After the client app is installed, you don't need to use a browser interface to use DropBox, just the DropBox folder in your file manager. The app works well with Windows, OS X, and Linux using the GNOME interface (KDE users can still use DropBox, but it's buggy; the browser interface is recommended).
All users of DropBox get 2Gb free right off the bat, plus another 250Mb if they complete the sign-up process. From there, things get pricey. $99/year will get you 50Gb capacity, and $199/year 100Gb. Again, a little better than Apple and Ubuntu, but far more expensive than Google.
The deep integration is very useful, but likely not enough to justify the price tag for big storage needs.
If you are looking at storage from purely a fiscal vantage point, the clear winner in the free storage category right now is Windows Live SkyDrive. 25Gb of free storage far exceeds any other offering. The only problem is that the storage does not scale. You can not get more online storage from them even if you were willing to pay for it.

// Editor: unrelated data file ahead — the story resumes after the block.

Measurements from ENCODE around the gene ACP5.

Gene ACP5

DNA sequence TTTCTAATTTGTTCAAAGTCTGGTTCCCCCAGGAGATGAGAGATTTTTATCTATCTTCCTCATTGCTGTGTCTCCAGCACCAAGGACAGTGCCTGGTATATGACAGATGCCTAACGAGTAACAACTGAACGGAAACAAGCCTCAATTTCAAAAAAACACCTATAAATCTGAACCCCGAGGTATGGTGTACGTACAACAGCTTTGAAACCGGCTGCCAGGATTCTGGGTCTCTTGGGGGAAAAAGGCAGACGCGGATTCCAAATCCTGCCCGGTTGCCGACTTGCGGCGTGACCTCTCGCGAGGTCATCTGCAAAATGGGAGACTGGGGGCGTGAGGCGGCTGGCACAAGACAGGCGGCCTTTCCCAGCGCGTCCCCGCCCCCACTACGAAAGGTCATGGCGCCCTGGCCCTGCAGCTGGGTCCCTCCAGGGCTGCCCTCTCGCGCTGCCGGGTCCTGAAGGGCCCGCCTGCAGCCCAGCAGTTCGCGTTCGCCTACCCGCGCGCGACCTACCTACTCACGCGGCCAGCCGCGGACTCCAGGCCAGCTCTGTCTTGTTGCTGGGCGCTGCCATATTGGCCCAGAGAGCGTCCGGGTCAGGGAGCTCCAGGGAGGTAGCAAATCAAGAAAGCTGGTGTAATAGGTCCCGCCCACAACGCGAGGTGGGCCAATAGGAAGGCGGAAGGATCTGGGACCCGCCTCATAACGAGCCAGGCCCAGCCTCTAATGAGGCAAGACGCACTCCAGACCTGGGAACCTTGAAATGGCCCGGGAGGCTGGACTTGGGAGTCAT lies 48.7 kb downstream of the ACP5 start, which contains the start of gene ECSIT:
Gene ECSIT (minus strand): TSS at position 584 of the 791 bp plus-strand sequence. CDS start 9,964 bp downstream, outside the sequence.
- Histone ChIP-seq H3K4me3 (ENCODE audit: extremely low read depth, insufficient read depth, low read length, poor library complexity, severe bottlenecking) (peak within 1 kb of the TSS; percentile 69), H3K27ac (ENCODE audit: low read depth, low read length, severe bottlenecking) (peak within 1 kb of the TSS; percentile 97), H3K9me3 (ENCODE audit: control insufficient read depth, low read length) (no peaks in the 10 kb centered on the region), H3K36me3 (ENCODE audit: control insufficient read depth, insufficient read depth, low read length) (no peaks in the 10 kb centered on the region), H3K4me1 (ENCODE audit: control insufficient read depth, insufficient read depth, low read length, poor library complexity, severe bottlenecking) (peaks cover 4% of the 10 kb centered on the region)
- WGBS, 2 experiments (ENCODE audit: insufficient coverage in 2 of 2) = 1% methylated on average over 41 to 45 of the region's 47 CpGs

In terms of scaling for cost, Google Docs offers the best value for the buck. Its pricing structure is superior to any of the other offerings here, as is the scalability. Unfortunately, the storage is mired in the kludgy Google Docs interface that makes file management almost painful.
If you are not looking for a lot of storage, then Ubuntu One and DropBox are superior interfaces for their respective operating systems and well worth looking into.
As storage becomes cheaper and the market more crowded with storage vendors, expect all of these offerings to either come down in price or go up in capacity. Like real clouds, this is one area that will be constantly changing.